2 137 1

In this IT Security training video, Security expert Mike Danseglio (CISSP / CEH) will perform several malware investigations including rootkits, botnets, viruses, and browser toolbars.

Write a Comment

See what people are saying...

  1. Larry Sanchez

    I tried all 3 methods and all three worked, but THEY DIDN’T! I’m trying to ferret out and remove that freakin KB971033 file! I removed it before and hid the file, in order to try to prevent its re-installation. Didn’t work and it’s back badgering me about having a counterfit Windows 7 version, even though I know better. This time, though, the KB file is BURIED somethow! I see it, when I go to Windows Update and get a list of everything that was installed. It’s there and it shows the file was successfully installed 02/16/2018. (I only THOUGHT I had removed it.) When I go to “Installed Updates” so that I can try to REMOVE the update, IT’S NOT THERE! In trying the 3 versions you show for uncovering the file, NONE of them show that it is installed. But, Windows Update says it was INSTALLED and, apparently, its still alive and kicking. Any thoughts on this?

  2. temp

    you have misspelled in
    SYTEMINFO.exe | findstr KB2894856

    It should be
    SYSTEMINFO.exe | findstr KB2894856

  3. Carlos

    thank you very much, it worked like a charm in windows server 2008 R2

  4. Fra Jules

    Hi! We have the same problem like Buddy Shipley. We can not find the MS17-010. It’s not listed in “Programs and Features” – > Installed Updates but it’s listed as installed in “Windows Updates” -> View update History.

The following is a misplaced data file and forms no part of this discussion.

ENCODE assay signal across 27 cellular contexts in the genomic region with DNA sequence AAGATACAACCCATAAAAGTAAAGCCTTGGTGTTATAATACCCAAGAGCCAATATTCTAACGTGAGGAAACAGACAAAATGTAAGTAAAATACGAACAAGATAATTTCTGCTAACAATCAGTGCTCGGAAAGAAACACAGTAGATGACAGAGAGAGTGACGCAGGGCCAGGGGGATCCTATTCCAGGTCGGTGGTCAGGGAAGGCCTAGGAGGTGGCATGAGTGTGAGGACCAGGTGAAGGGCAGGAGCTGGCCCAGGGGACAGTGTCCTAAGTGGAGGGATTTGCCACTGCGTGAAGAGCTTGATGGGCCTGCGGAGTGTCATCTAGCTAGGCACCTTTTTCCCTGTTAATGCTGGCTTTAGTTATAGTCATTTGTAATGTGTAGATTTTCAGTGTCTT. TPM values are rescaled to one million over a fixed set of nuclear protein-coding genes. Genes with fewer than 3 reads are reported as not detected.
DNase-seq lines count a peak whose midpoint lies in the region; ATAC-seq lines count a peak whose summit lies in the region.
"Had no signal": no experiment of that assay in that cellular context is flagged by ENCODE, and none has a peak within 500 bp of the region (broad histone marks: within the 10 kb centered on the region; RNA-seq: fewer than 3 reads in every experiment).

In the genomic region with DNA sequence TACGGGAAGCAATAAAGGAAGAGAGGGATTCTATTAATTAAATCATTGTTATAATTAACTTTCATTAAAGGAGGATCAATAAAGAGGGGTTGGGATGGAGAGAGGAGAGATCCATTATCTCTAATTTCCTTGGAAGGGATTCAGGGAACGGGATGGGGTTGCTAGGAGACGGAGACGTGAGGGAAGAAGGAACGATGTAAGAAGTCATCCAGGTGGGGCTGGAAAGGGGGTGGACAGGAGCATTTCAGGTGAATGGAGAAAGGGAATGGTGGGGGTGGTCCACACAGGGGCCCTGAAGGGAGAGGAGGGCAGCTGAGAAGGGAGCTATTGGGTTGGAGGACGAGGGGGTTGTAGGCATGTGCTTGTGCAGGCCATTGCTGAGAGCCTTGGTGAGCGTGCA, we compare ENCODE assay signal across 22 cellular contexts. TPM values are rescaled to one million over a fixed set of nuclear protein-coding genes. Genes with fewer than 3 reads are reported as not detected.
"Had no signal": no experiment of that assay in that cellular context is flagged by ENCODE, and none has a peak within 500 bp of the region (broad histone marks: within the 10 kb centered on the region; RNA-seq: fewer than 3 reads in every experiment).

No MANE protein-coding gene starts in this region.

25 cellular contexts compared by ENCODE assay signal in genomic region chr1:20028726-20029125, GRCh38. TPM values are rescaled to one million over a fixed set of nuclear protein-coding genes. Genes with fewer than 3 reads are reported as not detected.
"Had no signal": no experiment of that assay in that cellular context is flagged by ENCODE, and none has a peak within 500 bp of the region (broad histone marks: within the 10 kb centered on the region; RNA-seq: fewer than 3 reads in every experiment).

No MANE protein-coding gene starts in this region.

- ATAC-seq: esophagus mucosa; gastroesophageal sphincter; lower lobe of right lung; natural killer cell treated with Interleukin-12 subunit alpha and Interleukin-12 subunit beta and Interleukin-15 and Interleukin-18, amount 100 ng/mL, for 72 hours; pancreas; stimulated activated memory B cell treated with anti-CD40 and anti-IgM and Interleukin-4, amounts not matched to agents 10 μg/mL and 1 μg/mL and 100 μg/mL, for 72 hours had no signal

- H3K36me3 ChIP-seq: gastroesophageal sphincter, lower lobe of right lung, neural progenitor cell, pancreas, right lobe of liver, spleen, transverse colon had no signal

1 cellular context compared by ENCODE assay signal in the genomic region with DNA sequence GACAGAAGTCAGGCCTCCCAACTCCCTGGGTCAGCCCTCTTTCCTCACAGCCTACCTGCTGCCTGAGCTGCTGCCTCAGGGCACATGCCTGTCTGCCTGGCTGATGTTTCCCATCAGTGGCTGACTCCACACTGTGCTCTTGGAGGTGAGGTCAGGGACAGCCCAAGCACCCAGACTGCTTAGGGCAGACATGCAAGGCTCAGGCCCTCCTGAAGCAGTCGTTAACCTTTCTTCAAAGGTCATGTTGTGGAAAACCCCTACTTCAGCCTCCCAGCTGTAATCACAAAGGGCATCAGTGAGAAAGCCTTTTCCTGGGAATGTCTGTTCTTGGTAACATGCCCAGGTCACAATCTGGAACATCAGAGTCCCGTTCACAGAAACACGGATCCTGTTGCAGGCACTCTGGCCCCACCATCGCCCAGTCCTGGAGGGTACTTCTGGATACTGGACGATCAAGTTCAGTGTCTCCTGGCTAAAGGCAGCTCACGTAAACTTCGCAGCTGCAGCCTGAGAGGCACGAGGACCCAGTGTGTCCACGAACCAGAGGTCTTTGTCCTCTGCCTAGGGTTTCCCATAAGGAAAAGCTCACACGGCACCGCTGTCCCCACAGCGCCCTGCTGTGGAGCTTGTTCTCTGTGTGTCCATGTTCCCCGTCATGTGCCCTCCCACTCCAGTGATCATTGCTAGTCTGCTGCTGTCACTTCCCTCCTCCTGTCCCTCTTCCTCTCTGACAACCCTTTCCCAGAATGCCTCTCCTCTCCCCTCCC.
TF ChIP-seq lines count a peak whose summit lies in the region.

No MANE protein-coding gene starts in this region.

5. Buddy Shipley

    I cannot get this to work: dism /online /get-packages | findstr KB#######
    I’ve tried with & without quotes around the KB#. I even tried searching for KB#s that I know are installed.

    I’m trying to write a simple batch to run at an elevated command prompt to determine that MS17-010 is present.

    dism /online /get-packages | findstr KB4012212
    dism /online /get-packages | findstr KB4012213
    dism /online /get-packages | findstr KB4012214
    dism /online /get-packages | findstr KB4012215
    dism /online /get-packages | findstr KB4012216
    dism /online /get-packages | findstr KB4012217
    dism /online /get-packages | findstr KB4012219
    dism /online /get-packages | findstr KB4012220
    dism /online /get-packages | findstr KB4012598
    dism /online /get-packages | findstr KB4012606
    dism /online /get-packages | findstr KB4013198
    dism /online /get-packages | findstr KB4013429
    dism /online /get-packages | findstr KB4015217
    dism /online /get-packages | findstr KB4015438
    dism /online /get-packages | findstr KB4015549
    dism /online /get-packages | findstr KB4015550
    dism /online /get-packages | findstr KB4015551
    dism /online /get-packages | findstr KB4015551
    dism /online /get-packages | findstr KB4016635
    dism /online /get-packages | findstr KB4018466
    dism /online /get-packages | findstr KB4019215
    dism /online /get-packages | findstr KB4019216
    dism /online /get-packages | findstr KB4019263
    dism /online /get-packages | findstr KB4019264
    dism /online /get-packages | findstr KB4019472

    .

  6. justen

    cmd line and, more specifically, findstr is not case sensitive. Great article though, the dism command worked around an issue I was having with systeminfo. Thanks!

  7. Bruce

    The two command prompt methods, dism and systeminfo, did not seem to work when I tried to find an Office 2010 update. Maybe these only work for Windows System updates?

  8. dag

    SYTEMINFO.exe

    you missed s

Share your thoughts...

Please fill out the comment form below to post a reply.